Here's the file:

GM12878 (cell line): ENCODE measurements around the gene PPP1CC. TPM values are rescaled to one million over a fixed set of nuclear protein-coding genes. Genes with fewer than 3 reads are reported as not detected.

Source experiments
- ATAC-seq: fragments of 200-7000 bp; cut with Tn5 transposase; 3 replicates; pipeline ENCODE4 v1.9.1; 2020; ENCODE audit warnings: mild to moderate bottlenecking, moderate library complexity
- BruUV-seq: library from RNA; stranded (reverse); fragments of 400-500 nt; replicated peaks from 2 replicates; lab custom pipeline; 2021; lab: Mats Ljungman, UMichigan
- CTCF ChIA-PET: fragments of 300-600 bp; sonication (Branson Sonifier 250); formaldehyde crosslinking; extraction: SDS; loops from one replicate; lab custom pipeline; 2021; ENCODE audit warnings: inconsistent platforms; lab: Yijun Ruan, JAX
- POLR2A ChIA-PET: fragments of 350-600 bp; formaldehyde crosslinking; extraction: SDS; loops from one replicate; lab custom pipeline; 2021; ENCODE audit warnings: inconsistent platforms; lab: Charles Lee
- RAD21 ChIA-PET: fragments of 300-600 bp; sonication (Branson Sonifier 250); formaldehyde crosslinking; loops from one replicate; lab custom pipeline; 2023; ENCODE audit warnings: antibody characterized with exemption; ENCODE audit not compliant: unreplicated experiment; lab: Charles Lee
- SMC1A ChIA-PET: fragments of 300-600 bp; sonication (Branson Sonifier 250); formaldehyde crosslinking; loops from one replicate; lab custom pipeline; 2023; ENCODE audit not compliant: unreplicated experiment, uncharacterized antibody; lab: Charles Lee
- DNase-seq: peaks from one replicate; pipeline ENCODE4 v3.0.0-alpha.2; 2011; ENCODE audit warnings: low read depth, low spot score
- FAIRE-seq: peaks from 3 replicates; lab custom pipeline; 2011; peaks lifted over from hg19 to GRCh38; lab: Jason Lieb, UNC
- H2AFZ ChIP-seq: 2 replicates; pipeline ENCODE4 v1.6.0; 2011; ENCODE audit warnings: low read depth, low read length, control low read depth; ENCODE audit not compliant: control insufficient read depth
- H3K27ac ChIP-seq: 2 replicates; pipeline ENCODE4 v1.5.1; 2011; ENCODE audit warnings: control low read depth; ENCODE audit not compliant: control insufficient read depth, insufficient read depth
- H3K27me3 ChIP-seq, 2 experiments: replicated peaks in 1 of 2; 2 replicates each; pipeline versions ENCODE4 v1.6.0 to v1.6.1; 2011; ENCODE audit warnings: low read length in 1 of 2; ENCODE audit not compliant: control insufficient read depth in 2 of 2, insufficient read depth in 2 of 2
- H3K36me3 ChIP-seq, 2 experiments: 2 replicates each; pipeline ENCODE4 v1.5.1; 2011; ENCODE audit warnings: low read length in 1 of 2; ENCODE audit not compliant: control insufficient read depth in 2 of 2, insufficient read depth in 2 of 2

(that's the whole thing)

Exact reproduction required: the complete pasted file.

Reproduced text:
GM12878 (cell line): ENCODE measurements around the gene PPP1CC. TPM values are rescaled to one million over a fixed set of nuclear protein-coding genes. Genes with fewer than 3 reads are reported as not detected.

Source experiments
- ATAC-seq: fragments of 200-7000 bp; cut with Tn5 transposase; 3 replicates; pipeline ENCODE4 v1.9.1; 2020; ENCODE audit warnings: mild to moderate bottlenecking, moderate library complexity
- BruUV-seq: library from RNA; stranded (reverse); fragments of 400-500 nt; replicated peaks from 2 replicates; lab custom pipeline; 2021; lab: Mats Ljungman, UMichigan
- CTCF ChIA-PET: fragments of 300-600 bp; sonication (Branson Sonifier 250); formaldehyde crosslinking; extraction: SDS; loops from one replicate; lab custom pipeline; 2021; ENCODE audit warnings: inconsistent platforms; lab: Yijun Ruan, JAX
- POLR2A ChIA-PET: fragments of 350-600 bp; formaldehyde crosslinking; extraction: SDS; loops from one replicate; lab custom pipeline; 2021; ENCODE audit warnings: inconsistent platforms; lab: Charles Lee
- RAD21 ChIA-PET: fragments of 300-600 bp; sonication (Branson Sonifier 250); formaldehyde crosslinking; loops from one replicate; lab custom pipeline; 2023; ENCODE audit warnings: antibody characterized with exemption; ENCODE audit not compliant: unreplicated experiment; lab: Charles Lee
- SMC1A ChIA-PET: fragments of 300-600 bp; sonication (Branson Sonifier 250); formaldehyde crosslinking; loops from one replicate; lab custom pipeline; 2023; ENCODE audit not compliant: unreplicated experiment, uncharacterized antibody; lab: Charles Lee
- DNase-seq: peaks from one replicate; pipeline ENCODE4 v3.0.0-alpha.2; 2011; ENCODE audit warnings: low read depth, low spot score
- FAIRE-seq: peaks from 3 replicates; lab custom pipeline; 2011; peaks lifted over from hg19 to GRCh38; lab: Jason Lieb, UNC
- H2AFZ ChIP-seq: 2 replicates; pipeline ENCODE4 v1.6.0; 2011; ENCODE audit warnings: low read depth, low read length, control low read depth; ENCODE audit not compliant: control insufficient read depth
- H3K27ac ChIP-seq: 2 replicates; pipeline ENCODE4 v1.5.1; 2011; ENCODE audit warnings: control low read depth; ENCODE audit not compliant: control insufficient read depth, insufficient read depth
- H3K27me3 ChIP-seq, 2 experiments: replicated peaks in 1 of 2; 2 replicates each; pipeline versions ENCODE4 v1.6.0 to v1.6.1; 2011; ENCODE audit warnings: low read length in 1 of 2; ENCODE audit not compliant: control insufficient read depth in 2 of 2, insufficient read depth in 2 of 2
- H3K36me3 ChIP-seq, 2 experiments: 2 replicates each; pipeline ENCODE4 v1.5.1; 2011; ENCODE audit warnings: low read length in 1 of 2; ENCODE audit not compliant: control insufficient read depth in 2 of 2, insufficient read depth in 2 of 2